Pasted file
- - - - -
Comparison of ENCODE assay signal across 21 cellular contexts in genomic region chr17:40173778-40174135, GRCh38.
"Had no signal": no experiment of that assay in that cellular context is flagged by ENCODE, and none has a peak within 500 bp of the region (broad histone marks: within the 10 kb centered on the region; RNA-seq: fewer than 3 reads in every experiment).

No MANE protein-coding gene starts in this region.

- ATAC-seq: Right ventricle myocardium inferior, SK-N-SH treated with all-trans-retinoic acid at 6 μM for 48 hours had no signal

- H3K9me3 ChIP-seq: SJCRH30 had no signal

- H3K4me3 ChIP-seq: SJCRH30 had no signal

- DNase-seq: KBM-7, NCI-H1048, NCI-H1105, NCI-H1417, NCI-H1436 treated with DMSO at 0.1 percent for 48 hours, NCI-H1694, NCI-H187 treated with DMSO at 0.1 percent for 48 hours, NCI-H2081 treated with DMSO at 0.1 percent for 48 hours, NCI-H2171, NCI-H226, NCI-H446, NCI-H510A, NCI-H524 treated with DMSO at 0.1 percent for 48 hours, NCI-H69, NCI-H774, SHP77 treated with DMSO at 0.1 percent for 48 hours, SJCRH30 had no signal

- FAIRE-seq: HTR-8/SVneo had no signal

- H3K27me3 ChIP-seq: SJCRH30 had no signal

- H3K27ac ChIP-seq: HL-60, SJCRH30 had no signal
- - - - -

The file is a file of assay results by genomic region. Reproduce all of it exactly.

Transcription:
Comparison of ENCODE assay signal across 21 cellular contexts in genomic region chr17:40173778-40174135, GRCh38.
"Had no signal": no experiment of that assay in that cellular context is flagged by ENCODE, and none has a peak within 500 bp of the region (broad histone marks: within the 10 kb centered on the region; RNA-seq: fewer than 3 reads in every experiment).

No MANE protein-coding gene starts in this region.

- ATAC-seq: Right ventricle myocardium inferior, SK-N-SH treated with all-trans-retinoic acid at 6 μM for 48 hours had no signal

- H3K9me3 ChIP-seq: SJCRH30 had no signal

- H3K4me3 ChIP-seq: SJCRH30 had no signal

- DNase-seq: KBM-7, NCI-H1048, NCI-H1105, NCI-H1417, NCI-H1436 treated with DMSO at 0.1 percent for 48 hours, NCI-H1694, NCI-H187 treated with DMSO at 0.1 percent for 48 hours, NCI-H2081 treated with DMSO at 0.1 percent for 48 hours, NCI-H2171, NCI-H226, NCI-H446, NCI-H510A, NCI-H524 treated with DMSO at 0.1 percent for 48 hours, NCI-H69, NCI-H774, SHP77 treated with DMSO at 0.1 percent for 48 hours, SJCRH30 had no signal

- FAIRE-seq: HTR-8/SVneo had no signal

- H3K27me3 ChIP-seq: SJCRH30 had no signal

- H3K27ac ChIP-seq: HL-60, SJCRH30 had no signal